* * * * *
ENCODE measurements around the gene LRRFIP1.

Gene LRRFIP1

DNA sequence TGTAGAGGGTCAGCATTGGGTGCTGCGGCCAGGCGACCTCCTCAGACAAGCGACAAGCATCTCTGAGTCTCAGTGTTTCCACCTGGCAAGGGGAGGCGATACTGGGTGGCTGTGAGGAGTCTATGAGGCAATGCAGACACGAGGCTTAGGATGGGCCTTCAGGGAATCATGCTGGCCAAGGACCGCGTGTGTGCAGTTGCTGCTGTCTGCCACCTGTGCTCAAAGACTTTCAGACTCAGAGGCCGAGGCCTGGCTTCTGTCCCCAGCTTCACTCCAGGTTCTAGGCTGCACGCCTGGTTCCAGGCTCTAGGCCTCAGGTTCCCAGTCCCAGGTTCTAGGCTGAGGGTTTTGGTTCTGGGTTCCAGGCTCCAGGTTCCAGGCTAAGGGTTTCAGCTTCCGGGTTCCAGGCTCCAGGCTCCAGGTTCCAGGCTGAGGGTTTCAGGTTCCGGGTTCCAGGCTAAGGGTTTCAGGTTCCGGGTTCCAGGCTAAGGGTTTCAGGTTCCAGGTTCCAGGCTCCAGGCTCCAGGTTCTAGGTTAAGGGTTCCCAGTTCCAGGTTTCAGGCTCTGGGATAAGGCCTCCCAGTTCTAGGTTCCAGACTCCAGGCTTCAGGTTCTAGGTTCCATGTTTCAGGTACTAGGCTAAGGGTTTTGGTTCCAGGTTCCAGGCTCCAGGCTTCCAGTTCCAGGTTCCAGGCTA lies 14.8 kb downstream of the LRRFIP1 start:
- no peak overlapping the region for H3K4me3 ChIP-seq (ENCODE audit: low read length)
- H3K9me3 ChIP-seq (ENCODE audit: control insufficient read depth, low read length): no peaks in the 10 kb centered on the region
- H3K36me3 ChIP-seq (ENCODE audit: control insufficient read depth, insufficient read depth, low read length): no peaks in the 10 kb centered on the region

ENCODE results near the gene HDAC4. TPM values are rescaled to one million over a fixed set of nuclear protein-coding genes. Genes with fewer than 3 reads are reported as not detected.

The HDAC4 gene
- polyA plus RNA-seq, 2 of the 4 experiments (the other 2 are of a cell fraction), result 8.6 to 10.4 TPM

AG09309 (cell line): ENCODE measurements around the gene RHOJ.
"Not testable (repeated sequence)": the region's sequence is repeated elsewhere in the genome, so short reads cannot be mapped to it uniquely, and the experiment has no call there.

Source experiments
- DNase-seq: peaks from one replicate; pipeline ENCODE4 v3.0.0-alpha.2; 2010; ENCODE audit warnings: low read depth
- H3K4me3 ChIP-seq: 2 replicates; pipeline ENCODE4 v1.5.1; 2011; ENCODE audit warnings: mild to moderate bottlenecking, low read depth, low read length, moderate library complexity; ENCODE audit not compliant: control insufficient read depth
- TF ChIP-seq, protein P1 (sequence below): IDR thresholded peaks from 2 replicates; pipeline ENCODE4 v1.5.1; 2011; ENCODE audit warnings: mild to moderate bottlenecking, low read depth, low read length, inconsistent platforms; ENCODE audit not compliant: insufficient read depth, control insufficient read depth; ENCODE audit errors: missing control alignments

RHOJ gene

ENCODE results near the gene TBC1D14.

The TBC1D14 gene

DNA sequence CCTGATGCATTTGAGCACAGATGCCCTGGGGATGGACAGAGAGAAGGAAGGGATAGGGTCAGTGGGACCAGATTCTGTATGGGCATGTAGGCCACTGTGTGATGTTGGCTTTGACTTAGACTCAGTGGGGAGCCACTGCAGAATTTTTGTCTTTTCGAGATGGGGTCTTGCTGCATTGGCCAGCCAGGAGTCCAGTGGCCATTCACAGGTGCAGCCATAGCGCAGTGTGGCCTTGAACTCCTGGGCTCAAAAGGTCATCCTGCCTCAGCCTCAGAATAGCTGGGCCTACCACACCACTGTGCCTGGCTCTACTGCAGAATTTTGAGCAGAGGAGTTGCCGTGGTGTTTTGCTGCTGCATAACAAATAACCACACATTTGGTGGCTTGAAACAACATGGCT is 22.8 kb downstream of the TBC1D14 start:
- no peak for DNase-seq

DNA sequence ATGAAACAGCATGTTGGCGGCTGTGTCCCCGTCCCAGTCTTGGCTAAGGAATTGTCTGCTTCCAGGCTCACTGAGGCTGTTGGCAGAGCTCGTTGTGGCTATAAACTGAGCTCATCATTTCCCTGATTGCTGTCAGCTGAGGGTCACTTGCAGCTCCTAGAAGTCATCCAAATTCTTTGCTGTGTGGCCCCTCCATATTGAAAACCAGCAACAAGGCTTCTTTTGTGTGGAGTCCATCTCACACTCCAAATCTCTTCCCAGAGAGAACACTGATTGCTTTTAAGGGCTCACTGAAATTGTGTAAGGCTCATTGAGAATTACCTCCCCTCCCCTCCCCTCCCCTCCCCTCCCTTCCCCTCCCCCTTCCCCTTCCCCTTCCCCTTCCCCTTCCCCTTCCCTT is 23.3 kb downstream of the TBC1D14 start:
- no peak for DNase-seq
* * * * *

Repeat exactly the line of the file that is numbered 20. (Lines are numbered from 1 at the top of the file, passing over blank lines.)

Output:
- no peak for DNase-seq